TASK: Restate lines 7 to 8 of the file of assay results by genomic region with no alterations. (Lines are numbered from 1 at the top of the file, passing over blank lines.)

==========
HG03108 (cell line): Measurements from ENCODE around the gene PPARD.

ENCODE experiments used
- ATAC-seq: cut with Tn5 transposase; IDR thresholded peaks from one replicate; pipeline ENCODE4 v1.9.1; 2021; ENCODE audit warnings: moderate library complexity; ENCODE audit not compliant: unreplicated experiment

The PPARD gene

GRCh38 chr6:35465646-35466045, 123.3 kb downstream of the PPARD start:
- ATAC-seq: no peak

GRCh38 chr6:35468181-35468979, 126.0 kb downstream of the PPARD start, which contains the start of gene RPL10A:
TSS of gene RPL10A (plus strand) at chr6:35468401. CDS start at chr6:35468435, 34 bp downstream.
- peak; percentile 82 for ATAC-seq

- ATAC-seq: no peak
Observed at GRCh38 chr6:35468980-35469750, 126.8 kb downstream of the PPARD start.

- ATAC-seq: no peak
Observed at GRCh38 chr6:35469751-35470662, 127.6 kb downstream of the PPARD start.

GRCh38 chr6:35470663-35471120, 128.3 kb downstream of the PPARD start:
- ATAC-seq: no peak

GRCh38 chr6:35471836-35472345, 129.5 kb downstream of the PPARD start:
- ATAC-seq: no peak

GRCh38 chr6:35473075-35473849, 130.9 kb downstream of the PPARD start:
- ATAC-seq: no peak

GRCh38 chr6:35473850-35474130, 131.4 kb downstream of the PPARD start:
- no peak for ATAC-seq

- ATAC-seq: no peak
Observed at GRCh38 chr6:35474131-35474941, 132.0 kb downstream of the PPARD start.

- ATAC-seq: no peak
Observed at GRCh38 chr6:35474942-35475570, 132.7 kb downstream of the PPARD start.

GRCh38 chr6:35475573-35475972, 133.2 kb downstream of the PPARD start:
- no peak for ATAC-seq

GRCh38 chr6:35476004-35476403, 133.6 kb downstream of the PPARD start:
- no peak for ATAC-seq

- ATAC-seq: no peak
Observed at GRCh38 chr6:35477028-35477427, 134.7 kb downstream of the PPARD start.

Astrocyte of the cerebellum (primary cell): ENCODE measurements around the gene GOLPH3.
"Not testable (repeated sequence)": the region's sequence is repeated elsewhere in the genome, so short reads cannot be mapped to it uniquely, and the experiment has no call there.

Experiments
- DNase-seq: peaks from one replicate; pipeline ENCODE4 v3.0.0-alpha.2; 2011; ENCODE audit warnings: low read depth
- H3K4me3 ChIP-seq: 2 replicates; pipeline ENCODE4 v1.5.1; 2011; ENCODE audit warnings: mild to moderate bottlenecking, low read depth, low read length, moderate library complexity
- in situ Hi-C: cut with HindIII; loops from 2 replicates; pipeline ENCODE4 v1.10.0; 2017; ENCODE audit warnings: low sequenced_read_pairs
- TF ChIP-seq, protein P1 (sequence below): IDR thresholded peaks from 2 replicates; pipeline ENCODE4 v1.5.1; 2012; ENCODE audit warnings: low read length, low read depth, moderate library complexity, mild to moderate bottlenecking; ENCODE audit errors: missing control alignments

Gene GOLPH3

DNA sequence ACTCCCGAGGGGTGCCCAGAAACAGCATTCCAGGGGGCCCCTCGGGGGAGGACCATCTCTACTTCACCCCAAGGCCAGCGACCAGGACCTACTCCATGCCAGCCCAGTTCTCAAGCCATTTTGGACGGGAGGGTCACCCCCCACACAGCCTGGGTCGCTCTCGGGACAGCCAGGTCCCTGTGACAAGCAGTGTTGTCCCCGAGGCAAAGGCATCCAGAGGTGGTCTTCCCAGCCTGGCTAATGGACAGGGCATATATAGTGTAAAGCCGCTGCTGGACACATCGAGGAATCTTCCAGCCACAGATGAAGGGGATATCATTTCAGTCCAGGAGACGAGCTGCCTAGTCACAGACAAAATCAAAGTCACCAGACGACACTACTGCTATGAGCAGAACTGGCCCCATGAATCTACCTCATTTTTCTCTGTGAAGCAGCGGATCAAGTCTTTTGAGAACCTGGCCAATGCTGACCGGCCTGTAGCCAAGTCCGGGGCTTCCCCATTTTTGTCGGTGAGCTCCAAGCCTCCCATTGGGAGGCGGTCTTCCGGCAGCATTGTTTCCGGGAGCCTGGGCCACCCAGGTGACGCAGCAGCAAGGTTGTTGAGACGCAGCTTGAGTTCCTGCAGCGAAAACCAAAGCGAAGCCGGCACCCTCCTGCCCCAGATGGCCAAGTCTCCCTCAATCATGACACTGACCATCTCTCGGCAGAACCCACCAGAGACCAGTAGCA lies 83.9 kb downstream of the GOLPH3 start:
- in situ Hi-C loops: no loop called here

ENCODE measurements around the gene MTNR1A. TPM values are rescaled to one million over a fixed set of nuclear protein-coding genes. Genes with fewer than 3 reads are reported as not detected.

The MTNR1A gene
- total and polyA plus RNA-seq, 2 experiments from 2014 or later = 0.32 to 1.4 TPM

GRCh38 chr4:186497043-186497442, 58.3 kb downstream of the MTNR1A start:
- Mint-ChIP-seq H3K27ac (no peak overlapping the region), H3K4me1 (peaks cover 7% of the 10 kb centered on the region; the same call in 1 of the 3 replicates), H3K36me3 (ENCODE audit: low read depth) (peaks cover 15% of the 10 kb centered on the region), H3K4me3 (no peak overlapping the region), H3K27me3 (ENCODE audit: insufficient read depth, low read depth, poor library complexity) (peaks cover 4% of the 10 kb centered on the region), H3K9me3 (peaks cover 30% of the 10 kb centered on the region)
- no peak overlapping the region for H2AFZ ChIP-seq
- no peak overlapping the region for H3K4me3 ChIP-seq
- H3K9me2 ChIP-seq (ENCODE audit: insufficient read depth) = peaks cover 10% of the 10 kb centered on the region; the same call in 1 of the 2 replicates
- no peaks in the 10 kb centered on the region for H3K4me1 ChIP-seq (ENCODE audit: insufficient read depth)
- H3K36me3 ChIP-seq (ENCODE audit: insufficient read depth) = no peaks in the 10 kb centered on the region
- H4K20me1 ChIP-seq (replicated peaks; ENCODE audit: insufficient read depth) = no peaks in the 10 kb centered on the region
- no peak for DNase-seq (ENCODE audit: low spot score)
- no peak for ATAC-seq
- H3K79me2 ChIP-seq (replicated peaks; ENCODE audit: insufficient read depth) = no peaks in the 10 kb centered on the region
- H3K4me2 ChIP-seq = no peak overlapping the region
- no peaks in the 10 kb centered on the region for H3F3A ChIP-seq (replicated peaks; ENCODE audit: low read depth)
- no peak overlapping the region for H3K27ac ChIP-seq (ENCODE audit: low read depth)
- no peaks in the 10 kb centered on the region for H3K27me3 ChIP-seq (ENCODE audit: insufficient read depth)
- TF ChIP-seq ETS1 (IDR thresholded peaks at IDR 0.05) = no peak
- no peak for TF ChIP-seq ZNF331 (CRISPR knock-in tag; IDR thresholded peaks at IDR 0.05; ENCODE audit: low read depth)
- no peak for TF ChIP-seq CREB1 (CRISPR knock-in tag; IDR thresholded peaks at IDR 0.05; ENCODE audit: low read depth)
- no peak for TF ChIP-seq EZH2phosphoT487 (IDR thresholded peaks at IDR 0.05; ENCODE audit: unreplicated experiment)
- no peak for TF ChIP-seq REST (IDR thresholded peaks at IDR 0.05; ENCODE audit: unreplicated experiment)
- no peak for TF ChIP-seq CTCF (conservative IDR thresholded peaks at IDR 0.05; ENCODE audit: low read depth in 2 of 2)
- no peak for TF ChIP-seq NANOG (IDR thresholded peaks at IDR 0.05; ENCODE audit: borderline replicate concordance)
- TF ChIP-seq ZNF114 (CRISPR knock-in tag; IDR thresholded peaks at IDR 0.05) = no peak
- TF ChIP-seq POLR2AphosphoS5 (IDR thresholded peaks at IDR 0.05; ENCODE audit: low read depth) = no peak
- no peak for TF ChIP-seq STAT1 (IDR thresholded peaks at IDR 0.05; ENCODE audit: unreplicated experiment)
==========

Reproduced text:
GRCh38 chr6:35468181-35468979, 126.0 kb downstream of the PPARD start, which contains the start of gene RPL10A:
TSS of gene RPL10A (plus strand) at chr6:35468401. CDS start at chr6:35468435, 34 bp downstream.